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Latest headline on Mueller hearings:  “Trump impeachment drive takes hit in bombshell free Mueller hearings” (Fox News, 7/24)

 

INTERNATIONAL NEWS

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Zambia-Scott

The Middle East remains the focus of Bible prophecy with Jerusalem as its epicenter.

And Jerusalem is very much in the news just now.

Following an assassination attempt on a right-wing Jewish leader, Israeli soldiers shot and killed his assassin. The Israeli government then thought it prudent to close the Temple Mount to all three religions. This was temporary but a Palestinian leader declared the decision “an act of war.”

The Temple Mount reopened in time for Friday prayers but the city remains tense and the prospect of a renewed intifada remains high. At the close of prayers moments ago, Palestinian youth were starting to riot.

Meanwhile, relations between Israel and the US are at an all-time low, with Obama Administration officials using bad language to describe the Israeli leader, Benyamin Nethanyahu. The Israeli Prime Minister this week authorized the building of over 1,000 new homes in East Jerusalem, which the US protested. Natanyahu, a conservative, had little choice if he hopes to win the election scheduled for next year.

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News out of Africa this week has been very interesting, even without Ebola, which continues to rage in West Africa. The BBC today described the region this morning as one of the worst governed parts of the world. We used to live in Ghana, so I can echo those sentiments. Whereas Ghana itself has greatly improved, neighboring Burkina Faso is quite different.

President Blaise Compaoere was finally forced to resign this morning, after 27 years in office. He came to power in a violent coup in October 1987, overthrowing the previous president ,Thomas Sankara. I have been continually reminded of Sankara’s assassination throughout the years as a traffic circle in Ghana’s capital, Accra, is named after him. Ghana’s leader, Jerry John Rawlings and Sankara were close friends, both left-wing revolutionaries in the mould of Che Guevara.

Their devotion to revolutionary fervor did not, however, deter them from personal gain while in office. Compaoere was just the same.

The capital of Burkina Faso, Ouagadougou, has witnessed considerable violence for some days now, following the president’s request to the national assembly to approve a change to the constitution, which would allow him another 15 years in office. Tired of all the corruption, the people rose up and said no. Sadly, though, whoever takes over is likely to be just as corrupt. Coups and corruption are the order of the day throughout the continent of Africa. With each change of president, there is short-lived hope of real change,  hope that is soon dashed with the first signs of corruption.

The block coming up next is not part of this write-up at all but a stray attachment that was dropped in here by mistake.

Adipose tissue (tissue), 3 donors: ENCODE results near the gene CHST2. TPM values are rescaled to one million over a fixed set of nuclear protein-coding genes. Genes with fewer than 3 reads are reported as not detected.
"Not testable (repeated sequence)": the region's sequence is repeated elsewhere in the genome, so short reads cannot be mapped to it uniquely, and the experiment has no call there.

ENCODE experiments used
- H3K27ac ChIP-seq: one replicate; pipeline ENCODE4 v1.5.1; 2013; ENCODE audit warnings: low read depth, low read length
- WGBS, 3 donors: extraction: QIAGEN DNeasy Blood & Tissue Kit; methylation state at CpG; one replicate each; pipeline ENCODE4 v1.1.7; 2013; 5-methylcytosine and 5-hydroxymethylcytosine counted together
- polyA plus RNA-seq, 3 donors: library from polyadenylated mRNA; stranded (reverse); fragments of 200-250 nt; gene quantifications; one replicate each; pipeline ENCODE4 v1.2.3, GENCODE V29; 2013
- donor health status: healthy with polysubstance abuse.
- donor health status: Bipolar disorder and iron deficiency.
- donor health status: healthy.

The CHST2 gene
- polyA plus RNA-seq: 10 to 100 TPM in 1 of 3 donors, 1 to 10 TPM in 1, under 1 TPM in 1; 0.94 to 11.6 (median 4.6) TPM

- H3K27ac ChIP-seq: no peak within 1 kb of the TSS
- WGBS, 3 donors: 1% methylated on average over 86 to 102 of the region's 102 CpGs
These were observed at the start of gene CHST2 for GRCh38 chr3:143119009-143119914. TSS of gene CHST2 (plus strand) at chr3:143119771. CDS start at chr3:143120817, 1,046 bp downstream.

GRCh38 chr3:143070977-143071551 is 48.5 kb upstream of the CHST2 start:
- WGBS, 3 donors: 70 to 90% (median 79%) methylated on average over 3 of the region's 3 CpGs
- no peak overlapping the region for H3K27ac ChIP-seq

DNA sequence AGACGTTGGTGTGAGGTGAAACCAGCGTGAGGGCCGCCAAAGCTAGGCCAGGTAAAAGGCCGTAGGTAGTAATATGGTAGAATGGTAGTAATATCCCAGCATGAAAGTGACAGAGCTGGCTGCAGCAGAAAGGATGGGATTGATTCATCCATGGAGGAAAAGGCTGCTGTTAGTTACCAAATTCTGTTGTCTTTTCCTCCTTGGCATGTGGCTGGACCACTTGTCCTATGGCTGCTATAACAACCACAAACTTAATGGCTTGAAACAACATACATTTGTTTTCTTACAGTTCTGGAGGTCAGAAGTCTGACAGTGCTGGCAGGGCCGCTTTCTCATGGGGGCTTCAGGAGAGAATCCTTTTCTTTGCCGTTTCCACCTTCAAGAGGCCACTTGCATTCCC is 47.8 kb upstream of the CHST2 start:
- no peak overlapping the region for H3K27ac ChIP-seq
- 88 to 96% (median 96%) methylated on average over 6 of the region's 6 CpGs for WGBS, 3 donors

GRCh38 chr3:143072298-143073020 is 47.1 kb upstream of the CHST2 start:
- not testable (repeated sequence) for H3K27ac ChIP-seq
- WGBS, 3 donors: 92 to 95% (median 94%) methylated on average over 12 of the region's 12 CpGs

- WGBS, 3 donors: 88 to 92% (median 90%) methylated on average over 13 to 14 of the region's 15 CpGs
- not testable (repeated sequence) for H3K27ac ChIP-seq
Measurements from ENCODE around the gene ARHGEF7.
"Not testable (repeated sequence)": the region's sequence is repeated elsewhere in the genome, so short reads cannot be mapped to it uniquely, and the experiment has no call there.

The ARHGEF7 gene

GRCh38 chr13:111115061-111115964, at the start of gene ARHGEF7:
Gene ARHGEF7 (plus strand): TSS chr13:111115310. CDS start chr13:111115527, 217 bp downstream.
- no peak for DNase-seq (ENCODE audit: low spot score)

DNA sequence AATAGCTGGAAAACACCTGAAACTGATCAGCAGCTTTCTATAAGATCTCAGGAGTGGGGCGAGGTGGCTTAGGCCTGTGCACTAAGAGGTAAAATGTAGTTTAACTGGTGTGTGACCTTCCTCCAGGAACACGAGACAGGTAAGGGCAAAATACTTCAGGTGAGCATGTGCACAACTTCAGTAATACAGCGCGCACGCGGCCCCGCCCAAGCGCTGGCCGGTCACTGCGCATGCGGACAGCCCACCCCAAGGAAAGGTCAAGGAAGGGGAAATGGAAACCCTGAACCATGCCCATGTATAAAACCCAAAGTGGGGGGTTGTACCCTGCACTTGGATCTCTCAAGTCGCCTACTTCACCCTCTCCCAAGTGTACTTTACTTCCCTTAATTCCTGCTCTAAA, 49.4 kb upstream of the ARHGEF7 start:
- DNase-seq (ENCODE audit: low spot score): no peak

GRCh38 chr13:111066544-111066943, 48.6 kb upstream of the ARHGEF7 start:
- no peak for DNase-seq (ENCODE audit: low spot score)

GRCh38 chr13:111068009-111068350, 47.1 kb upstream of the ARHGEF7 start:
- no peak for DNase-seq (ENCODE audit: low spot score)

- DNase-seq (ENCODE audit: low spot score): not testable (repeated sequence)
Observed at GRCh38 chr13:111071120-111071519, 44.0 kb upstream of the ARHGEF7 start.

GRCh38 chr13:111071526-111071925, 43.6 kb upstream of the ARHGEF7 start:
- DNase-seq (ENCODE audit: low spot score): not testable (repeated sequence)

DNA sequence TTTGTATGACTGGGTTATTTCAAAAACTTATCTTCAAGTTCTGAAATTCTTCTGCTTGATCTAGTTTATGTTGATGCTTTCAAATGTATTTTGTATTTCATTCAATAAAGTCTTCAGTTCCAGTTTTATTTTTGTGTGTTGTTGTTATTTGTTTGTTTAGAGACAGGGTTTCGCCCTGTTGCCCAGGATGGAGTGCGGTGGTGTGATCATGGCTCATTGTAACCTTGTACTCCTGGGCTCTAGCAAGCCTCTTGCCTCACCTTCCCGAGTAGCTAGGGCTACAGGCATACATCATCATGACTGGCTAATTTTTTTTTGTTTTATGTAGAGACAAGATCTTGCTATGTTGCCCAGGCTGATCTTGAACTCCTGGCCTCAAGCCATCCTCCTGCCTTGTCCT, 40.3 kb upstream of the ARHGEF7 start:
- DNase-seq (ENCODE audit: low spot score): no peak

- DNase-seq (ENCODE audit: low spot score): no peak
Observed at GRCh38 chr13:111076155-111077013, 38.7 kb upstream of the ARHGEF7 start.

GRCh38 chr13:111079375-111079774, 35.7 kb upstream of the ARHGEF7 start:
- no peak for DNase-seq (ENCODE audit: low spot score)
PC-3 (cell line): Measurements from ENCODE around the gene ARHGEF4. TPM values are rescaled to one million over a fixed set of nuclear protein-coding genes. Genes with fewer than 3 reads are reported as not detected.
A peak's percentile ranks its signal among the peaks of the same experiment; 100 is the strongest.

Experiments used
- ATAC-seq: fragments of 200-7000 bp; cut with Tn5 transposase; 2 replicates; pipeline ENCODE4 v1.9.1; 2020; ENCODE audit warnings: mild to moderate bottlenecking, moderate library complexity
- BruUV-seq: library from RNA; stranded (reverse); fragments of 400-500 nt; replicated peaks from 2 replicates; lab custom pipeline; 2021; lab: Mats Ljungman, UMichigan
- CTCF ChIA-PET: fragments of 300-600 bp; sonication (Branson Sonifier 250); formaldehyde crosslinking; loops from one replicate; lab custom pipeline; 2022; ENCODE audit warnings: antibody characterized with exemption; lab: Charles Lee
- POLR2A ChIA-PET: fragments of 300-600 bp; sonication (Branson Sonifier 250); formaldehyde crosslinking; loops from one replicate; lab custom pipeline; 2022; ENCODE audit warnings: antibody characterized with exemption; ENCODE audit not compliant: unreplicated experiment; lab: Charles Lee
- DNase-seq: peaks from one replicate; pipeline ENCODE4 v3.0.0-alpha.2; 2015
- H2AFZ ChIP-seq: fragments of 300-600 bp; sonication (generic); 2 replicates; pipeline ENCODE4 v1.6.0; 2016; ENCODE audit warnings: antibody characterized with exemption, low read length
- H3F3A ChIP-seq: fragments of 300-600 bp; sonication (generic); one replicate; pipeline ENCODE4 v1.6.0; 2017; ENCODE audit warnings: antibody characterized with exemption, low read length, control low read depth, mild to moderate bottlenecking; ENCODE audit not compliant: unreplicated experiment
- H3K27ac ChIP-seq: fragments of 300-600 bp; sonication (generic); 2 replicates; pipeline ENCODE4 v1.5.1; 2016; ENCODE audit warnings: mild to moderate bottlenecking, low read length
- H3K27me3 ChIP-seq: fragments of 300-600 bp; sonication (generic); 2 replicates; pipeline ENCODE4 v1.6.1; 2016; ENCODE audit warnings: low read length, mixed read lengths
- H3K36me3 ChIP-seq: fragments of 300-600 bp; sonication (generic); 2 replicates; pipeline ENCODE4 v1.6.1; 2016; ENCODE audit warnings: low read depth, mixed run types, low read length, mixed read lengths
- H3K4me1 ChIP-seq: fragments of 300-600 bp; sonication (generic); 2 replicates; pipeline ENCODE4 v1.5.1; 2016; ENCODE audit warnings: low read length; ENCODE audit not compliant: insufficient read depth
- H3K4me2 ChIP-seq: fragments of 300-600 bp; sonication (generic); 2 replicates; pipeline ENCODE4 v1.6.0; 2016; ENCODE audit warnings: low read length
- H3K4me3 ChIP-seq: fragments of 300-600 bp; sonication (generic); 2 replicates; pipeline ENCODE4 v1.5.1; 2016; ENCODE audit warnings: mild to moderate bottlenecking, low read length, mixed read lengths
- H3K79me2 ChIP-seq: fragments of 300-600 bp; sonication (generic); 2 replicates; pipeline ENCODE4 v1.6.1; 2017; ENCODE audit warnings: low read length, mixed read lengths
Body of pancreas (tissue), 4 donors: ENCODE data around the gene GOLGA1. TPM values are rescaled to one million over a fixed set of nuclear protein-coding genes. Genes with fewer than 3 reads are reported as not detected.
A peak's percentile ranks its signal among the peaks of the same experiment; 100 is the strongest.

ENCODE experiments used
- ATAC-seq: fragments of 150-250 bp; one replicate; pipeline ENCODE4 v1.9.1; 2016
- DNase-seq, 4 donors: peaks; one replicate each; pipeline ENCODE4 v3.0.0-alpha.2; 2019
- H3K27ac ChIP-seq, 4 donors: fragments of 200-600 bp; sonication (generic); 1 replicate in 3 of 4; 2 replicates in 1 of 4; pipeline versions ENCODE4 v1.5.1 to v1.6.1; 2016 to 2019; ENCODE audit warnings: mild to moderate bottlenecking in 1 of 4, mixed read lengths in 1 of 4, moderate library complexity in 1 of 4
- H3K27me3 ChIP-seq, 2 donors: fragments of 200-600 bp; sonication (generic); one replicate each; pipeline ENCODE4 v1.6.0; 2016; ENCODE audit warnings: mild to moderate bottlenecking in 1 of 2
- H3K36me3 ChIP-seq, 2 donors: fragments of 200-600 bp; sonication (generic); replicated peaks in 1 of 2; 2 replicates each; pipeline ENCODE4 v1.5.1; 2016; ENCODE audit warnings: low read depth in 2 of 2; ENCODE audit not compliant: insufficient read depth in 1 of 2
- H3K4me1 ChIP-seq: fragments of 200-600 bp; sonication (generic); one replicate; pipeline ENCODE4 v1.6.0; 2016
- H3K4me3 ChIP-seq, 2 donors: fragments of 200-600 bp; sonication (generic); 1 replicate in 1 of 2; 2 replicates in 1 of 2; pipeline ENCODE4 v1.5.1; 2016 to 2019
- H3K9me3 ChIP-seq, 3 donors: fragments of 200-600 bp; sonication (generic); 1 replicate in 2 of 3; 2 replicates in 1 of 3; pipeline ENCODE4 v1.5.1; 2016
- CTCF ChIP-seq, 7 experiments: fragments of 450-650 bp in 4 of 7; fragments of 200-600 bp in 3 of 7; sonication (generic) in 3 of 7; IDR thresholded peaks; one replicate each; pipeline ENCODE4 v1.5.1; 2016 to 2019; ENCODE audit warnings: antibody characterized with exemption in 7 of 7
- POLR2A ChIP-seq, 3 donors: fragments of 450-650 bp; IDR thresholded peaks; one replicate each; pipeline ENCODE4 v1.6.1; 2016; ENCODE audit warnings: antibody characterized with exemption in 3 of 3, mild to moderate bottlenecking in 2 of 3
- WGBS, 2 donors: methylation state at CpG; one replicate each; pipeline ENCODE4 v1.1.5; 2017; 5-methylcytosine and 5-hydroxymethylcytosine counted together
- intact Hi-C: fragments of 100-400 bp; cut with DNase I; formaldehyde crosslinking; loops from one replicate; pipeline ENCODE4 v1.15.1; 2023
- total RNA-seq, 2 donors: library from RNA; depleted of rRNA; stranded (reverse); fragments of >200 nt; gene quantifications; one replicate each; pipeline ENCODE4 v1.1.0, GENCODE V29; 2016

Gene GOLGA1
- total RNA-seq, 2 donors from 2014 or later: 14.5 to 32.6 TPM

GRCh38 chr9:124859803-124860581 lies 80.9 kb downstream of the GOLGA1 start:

Events in Burkina Faso bring to mind Christ’s profound observation on gentile government:   “You know that the rulers of the Gentiles lord it over them, and those who are great exercise authority over them.” (Matt 20:25).   Abuse of power in most African countries is an every day occurrence.

A more orderly transition is taking place in Zambia, another African country considerably to the south and east of Burkina Faso. The 77-year-old President of Zambia, Michael Sata, died in London earlier this week while undergoing medical treatment. Under the constitution, his Vice President is taking over and must preside over an election within 90 days. He himself cannot stand for election as his parents were not born in Zambia, a constitutional requirement when standing for the office of president. What is remarkable is that the interim president is Guy Scott, a white man born in Livingstone in what was then Northern Rhodesia. His ancestry is Scottish. This is the first white man to rule an African nation since F.W. deKlerk, President of South Africa in the last years of apartheid.

Unlike Burkina Faso, Zambia has been quite stable since independence, fifty years ago. Under its post independence leader, Kenneth Kaunda, it pursued a socialist course that set it back economically. But, in recent years, it has been catching up.

Zambia and Ghana are two countries that give some hope to Africa. Sadly, Burkina Faso is another country that reminds us of Africa’s tumultuous post-colonial history.

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I’ve often wondered if Vladimir Putin, Russia’s eternal leader, might one day have himself proclaimed Czar.  His determined swagger through the Czar’s palaces conjure up images of a bygone era.

A friend has just sent me a couple of articles showing that support for a monarchical form of government is growing in both Russia and Rumania.

According to the 24/7 news channel, “Russia Today”, quoting the All Russia Center for Public Opinion, almost a third of Russians support restoration of the monarchy. Only 6% feel that a candidate must be from the Romanov dynasty that ruled Russia for over 300 years.   The vast majority feel the Czar must be Russian Orthodox. 13% feel a prominent Russian could fill the role (Putin?), but a further question and answer showed that 80% feel that no contemporary Russian can fit the role. So, that leaves Putin out. The results were announced by the head of the organization, Valery Fedorov, at a Moscow conference dedicated to the 400th anniversary of the Romanov Russian royal house.

In Rumania, the current Prime Minister, Victor Ponta, is running for the figurehead position of president. If he succeeds, he is promising to hold a referendum on restoration of the monarchy, which was abolished by the communists in 1947. King Michael is still alive, aged 93, and is well thought of in the country.

As disillusionment with the present systems of government grows, nostalgia for an older, more stable and seemingly better time will increase. But it remains the case that only a dramatic upheaval is likely to result in the restoration of ancient crowns.